October 1994 // Volume 32 // Number 3 // Ideas at Work // 3IAW5

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Abandoned Well Plugging Demonstrates Environmental Concern

Protection of groundwater used by private water users was the focus of an educational program entitled "Safe Water for Kansas." The central theme of the program was to encourage people to properly plug abandoned water wells. Each event resulted in at least one plugged abandoned well. Other topics included water testing, new well site selection, and well construction. Over 175 demonstrations were conducted with around 6,000 individuals in attendance.

Danny H. Rogers
Extension Agricultural Engineer

G. Morgan Powell
Extension Agricultural Engineer

Kansas State University
Manhattan, Kansas
Internet address: amb@ksuvm.ksu.edu

Standing out-of-doors exposed to the elements and watching fill material being poured into a hole does not sound like an event likely to draw a crowd. Yet in the past two years nearly 6,000 Kansans have attended an abandoned well plugging demonstration. Estimates of the number of abandoned water wells in Kansas range from 250,000 to 500,000. These wells are a conduit for direct contamination of groundwater. Many are also a safety hazard to people, animals, and equipment. Therefore, abandoned wells are a liability to the landowner. Kansas law requires that abandoned wells be plugged. However, enforcement has been limited and in many areas nonexistent.

Environmental quality awareness has been increasing and is having greater influence in the decision-making processes. One piece of evidence of increasing environmental concern was the allocation of state and federal money to county health departments and soil conservation districts to establish Local Environmental Planning Groups (LEPG) and to develop sanitary codes to develop non-point pollution protection plans. When asked to identify environmental problems and corrective actions, many county planning groups identified abandoned wells as a problem and plugging as a control action.

Many Kansans, particularly rural residents, depend on private groundwater wells for their domestic water supply. Recent surveys and studies indicate that water from about half of private wells would not meet public water supply standards. Because of the importance of groundwater to rural Kansas residents and the recognized hazard, the Kansas Cooperative Extension Service in cooperation with the Kansas Farm Bureau developed an educational program on plugging abandoned wells.

The program, officially titled "Safe Water for Kansas" featured information on water testing, well construction, well site selection, and disposal of abandoned wells. The plugging of the abandoned well, however, was the high-interest feature of the program. Participants learned about the hazards and liabilities associated with abandoned wells and the correct procedures for plugging abandoned wells.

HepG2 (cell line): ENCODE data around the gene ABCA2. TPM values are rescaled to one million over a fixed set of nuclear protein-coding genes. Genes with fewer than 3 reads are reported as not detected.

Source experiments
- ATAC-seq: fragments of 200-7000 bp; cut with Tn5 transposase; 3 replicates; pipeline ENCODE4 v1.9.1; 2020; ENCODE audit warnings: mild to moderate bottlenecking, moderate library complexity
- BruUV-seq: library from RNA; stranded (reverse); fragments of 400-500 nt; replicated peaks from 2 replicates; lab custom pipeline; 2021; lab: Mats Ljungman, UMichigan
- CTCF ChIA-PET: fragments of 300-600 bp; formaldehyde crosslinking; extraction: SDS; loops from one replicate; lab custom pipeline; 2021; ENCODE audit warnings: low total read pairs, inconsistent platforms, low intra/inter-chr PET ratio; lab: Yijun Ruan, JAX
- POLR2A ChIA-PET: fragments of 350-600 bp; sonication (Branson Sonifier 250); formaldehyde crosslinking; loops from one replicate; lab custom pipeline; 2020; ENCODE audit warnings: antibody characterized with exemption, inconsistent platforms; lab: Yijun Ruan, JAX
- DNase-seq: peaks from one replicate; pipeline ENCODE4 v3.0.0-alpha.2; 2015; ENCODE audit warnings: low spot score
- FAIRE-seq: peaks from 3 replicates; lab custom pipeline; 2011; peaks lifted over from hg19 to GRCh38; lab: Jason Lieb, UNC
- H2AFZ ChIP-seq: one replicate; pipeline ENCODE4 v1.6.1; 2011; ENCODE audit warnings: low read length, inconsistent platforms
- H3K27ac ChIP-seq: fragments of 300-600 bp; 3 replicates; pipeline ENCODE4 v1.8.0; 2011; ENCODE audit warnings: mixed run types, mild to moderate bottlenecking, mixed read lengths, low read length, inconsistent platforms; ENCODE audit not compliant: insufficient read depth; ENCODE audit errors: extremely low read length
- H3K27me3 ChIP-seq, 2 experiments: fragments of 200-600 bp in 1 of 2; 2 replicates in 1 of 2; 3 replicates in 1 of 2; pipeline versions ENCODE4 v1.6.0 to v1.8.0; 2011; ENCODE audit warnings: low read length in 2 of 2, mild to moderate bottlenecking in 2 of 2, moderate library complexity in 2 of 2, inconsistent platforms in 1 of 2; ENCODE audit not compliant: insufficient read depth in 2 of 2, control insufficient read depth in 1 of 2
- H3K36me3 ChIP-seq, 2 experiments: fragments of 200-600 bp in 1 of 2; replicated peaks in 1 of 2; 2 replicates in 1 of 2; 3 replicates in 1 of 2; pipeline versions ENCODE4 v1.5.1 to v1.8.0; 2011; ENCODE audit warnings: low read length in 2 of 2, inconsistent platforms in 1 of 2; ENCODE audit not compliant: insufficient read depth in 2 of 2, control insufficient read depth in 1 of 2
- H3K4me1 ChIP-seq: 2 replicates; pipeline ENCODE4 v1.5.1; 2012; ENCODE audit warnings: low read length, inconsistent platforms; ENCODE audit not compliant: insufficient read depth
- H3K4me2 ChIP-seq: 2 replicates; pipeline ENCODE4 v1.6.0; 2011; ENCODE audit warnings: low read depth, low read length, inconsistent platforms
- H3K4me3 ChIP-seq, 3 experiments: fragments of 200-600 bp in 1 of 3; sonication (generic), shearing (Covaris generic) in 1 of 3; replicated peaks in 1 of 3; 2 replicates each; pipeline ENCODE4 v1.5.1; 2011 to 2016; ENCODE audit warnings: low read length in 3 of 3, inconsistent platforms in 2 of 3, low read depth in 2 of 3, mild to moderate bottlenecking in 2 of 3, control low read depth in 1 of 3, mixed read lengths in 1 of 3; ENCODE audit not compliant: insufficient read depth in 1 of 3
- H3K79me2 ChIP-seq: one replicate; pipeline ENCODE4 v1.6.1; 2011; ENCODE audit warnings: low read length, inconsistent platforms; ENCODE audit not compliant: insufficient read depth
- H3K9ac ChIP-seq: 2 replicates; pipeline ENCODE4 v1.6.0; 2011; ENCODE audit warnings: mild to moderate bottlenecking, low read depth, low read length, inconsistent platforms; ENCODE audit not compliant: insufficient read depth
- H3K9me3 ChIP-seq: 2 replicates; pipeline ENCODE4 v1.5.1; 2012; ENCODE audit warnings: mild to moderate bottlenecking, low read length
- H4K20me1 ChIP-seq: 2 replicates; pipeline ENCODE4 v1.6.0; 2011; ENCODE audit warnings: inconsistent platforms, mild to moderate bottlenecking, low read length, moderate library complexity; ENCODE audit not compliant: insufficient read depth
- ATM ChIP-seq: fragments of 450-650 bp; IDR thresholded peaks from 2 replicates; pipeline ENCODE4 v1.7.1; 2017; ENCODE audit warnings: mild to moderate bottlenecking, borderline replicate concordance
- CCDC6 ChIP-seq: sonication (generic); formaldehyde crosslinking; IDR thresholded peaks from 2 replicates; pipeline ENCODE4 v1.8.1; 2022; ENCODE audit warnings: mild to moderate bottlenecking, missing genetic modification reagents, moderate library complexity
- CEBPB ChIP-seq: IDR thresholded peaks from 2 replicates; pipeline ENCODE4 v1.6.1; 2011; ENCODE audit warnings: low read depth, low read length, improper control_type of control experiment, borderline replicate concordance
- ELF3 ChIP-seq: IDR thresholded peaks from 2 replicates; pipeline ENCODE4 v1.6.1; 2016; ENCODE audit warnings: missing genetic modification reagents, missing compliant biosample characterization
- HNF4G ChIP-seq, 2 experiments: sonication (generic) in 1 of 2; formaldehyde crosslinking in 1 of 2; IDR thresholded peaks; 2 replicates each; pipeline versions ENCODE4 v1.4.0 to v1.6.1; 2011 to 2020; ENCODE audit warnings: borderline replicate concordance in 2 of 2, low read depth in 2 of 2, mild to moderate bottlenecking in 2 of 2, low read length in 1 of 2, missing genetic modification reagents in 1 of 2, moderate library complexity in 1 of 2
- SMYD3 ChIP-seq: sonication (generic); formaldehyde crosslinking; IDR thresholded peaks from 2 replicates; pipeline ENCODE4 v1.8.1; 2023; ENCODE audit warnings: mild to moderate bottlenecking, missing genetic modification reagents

Events were generally co-sponsored by county personnel from the Kansas Farm Bureau and the Kansas State Cooperative Extension Service, although other local sponsors such as conservation districts, the county health office, LEPG, groundwater management districts, civic and service clubs, FFA chapters, and agribusinesses participated. Local planners selected the site and handled the labor, equipment, and materials arrangements with guidance from university Extension specialists. Refreshments and meals were often incorporated into the event. Initially sites were visited by the Extension specialist and the state representative from the Farm Bureau during the selection and planning process. As experience was gained, questions about well conditions could be answered and prior visitation became unnecessary.

The equipment and fill material expenses were generally borne by the landowner. Expenses for local fill materials were generally minimal. However, the more expensive sodium bentonite clay, an approved grout material, was donated by industry through contacts made by the Farm Bureau. Approximately 250,000 pounds of bentonite was used during the demonstrations.

Over 175 well plugging demonstrations were conducted with almost 100% participation by the 105 Kansas counties. Nearly 200 wells were plugged. Many were attended by FFA, civic groups, and farmer organization representatives for education on proper procedures. These groups then planned multiple well pluggings as a service project for their neighbors and community. The program focused initially on farms, but expanded to include rural residents and small communities. The impact of the demonstration was also magnified with coverage by the local newspapers, radio stations, and to a lesser extent, by television.

Well plugging demonstrations are still being conducted, however, without direct specialist involvement. County Extension agents and other agency personnel have continued to schedule events and promote plugging at farm shows, county fairs and other events. State support continues through the supply of the bulletins and the production of a video entitled "Plugging Abandoned Wells." Training workshops have been held during the annual Extension conference.

The program's success was probably due to the combination of a number of factors including: (a) the increasing concern and awareness of the public regarding the environment, (b) the establishment of local environmental planning groups in Kansas that corresponded with the initiation of the program, (c) the multiple organization sponsorship of the events, and (d) the hands-on or active nature of the event. In almost every instance, some degree of participation by those in attendance occurred. Every event accomplished a positive action--the proper plugging of at least one abandoned well--forever removing this groundwater contamination conduit and safety hazard. The paperwork documenting the proper plugging was completed for filing with the state as also required by law.